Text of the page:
Reading this section together with Pa.R.Crim.P. 101(4), it is obvious that the warrantless arrest by Trooper Frederick for "driving under the influence" was perfectly legal and valid even though the Trooper was not present when the offense occurred. The untainted[3] information furnished by Agent Becker and the second witness, and the presence of an "odor of alcohol," was more than enough to establish probable cause.


*21 STOUT, Former Justice, did not participate in the decision of this matter.

NIX, C.J., files a concurring opinion.

ZAPPALA, J., files a dissenting opinion in which LARSEN, J., joins.

NIX, Chief Justice, concurring.

As the majority concedes, the Attorney General's agent could have made the arrest in this case as a private citizen. This fact was also acknowledged by defense counsel. R.R. 12. Notwithstanding the Assistant District Attorney stipulated that the agent had acted as a police officer, not as a private citizen. R.R. 16. I concede the interest that the Attorney General may have in determining the extent of his agents' authority, conferred under the Commonwealth Attorneys Act, Act of October 15, 1980, P.L. 950, No. 164, 71 P.S. §§ 732-101 through 732-504. However, I cannot accept the legitimacy of securing this clarification at the expense of quashing an information for conduct posing a serious threat to the lives and well-being of all who may have come into contact with appellee on that occasion.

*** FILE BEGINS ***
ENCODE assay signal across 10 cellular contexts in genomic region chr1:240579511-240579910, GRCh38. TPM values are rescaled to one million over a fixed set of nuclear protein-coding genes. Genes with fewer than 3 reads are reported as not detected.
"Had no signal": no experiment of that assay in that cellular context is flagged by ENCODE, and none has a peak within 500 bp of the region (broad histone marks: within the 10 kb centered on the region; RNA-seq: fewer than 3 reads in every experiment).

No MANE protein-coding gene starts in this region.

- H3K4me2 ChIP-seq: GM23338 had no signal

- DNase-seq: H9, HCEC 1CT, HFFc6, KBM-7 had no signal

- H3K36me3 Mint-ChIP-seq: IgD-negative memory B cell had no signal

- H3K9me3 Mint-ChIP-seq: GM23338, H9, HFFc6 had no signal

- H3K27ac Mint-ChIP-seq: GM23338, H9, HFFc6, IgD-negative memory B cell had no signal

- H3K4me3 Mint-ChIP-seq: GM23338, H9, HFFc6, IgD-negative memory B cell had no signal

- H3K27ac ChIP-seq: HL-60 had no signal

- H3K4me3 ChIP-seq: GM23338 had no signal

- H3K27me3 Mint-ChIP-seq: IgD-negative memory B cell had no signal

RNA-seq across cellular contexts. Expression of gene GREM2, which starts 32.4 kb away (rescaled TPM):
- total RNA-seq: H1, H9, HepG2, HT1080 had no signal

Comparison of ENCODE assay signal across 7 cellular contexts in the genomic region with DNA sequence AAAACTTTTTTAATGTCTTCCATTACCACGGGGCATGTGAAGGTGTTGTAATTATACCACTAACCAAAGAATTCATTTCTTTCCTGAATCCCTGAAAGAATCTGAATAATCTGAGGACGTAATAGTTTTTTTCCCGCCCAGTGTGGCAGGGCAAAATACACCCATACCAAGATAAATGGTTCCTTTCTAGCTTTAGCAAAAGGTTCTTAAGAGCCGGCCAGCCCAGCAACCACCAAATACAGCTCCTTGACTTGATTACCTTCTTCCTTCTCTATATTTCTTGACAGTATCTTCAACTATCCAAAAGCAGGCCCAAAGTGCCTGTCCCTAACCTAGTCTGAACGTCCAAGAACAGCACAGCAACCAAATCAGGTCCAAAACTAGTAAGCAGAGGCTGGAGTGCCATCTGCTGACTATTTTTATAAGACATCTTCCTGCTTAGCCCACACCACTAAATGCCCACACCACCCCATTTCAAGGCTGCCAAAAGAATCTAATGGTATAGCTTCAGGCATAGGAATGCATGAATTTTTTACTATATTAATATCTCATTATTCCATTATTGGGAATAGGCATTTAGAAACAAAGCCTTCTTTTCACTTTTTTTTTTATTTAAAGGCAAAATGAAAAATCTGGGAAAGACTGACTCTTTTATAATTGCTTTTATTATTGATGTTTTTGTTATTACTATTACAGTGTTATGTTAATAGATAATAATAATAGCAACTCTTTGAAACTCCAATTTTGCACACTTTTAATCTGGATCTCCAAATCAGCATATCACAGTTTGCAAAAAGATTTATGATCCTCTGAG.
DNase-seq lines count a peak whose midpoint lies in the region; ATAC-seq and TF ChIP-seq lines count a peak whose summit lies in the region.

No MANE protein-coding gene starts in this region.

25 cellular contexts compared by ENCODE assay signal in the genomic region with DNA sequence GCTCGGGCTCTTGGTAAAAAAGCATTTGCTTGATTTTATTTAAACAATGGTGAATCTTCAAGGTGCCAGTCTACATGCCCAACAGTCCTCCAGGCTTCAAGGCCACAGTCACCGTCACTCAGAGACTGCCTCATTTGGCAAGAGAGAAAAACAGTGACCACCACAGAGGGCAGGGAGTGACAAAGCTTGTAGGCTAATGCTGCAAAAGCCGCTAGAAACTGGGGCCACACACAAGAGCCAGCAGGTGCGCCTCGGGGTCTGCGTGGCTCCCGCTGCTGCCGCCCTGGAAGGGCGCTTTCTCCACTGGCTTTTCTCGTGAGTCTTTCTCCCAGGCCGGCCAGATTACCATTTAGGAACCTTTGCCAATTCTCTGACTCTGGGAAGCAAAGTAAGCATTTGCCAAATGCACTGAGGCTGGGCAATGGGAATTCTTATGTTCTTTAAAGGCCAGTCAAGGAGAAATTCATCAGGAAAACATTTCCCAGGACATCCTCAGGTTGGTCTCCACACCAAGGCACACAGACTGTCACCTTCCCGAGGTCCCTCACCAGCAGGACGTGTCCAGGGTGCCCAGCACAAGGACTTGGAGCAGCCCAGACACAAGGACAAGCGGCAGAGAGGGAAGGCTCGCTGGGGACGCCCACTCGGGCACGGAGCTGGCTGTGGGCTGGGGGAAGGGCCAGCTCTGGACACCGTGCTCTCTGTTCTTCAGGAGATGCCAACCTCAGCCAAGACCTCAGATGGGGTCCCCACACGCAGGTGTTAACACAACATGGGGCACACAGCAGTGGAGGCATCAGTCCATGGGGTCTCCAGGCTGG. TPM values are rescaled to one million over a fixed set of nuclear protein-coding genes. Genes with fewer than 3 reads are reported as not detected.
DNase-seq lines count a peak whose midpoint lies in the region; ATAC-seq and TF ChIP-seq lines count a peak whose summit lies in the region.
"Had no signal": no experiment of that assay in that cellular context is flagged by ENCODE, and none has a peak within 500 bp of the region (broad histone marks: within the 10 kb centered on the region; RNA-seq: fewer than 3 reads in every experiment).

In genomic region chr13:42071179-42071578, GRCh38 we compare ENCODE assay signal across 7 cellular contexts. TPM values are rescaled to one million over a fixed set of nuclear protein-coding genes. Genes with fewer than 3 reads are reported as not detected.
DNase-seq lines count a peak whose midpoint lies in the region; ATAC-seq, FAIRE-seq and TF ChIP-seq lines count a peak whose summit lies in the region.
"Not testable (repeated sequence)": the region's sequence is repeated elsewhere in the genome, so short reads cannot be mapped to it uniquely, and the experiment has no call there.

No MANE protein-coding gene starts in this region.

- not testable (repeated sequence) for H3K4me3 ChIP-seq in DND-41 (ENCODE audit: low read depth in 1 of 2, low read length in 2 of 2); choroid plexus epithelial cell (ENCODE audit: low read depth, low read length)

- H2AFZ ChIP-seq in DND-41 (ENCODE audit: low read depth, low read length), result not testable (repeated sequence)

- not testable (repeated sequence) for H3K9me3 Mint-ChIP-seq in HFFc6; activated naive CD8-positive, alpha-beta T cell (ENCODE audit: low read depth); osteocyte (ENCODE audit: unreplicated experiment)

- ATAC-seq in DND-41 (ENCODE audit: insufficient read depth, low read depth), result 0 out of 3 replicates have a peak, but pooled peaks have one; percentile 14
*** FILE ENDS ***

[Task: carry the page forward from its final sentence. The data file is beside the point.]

The theory justifying the use of an exclusionary rule to exclude evidence damaging to a defendant is that the illegality in procuring that evidence offends our collective concept of fundamental fairness. We have made the societal judgment that it is better to relieve the culprit of responsibility for the act rather than condone law enforcement officers in conduct of such nature. In this case, the agent did what he had a right to do as an ordinary citizen, which he indeed was. The fact that he purported to act as an agent, under the mistaken view that he was so authorized, does not establish the type of "illegal conduct" which would justify the invocation of an exclusionary rule. Indeed, there was no illegality since the agent, as a citizen, had the right to act in the manner he did.

Nor can I accept the majority's ingenious argument that the subsequent warrantless arrest by the State Trooper was *22 valid. If it is accepted that the detention of appellee by the Agent, which was made under the color of law, was an illegal one, it would necessarily infect the subsequent "warrantless arrest" of the trooper.

I, therefore, concur in the result because the facts presented do not justify the invocation of an exclusionary rule.

ZAPPALA, Justice, dissenting.

While I agree with the majority that the Attorney General is not clothed with the arrest powers otherwise possessed by a police officer, I cannot concur in that portion of the opinion which so swiftly blinds itself to the patent illegality of the State action that brought about this arrest, cleansing it with the appearance of a State Police officer who is permitted to arrest Appellee on the basis of the "untainted" information supplied by the same Deputy Attorney General whose actions were chastised just a few paragraphs before.

There can be no dispute that the actions of the Attorney General's agent here are state action. As such, inasmuch as it is held that those actions were not within the power of the agent, those acts were violative of Appellee's Constitutional rights, under both the Federal (Fourth and Fourteenth Amendments) and State (Article 1, § 8) Constitutions. The tactics utilized to apprehend Appellee were stipulated on the record as being performed under color of State authority. As such, their use in the later arrest by State Police, was no less "fruit of the poisonous tree" than any other violation subject to the exclusionary rule where evidence obtained illegally through state action must be suppressed.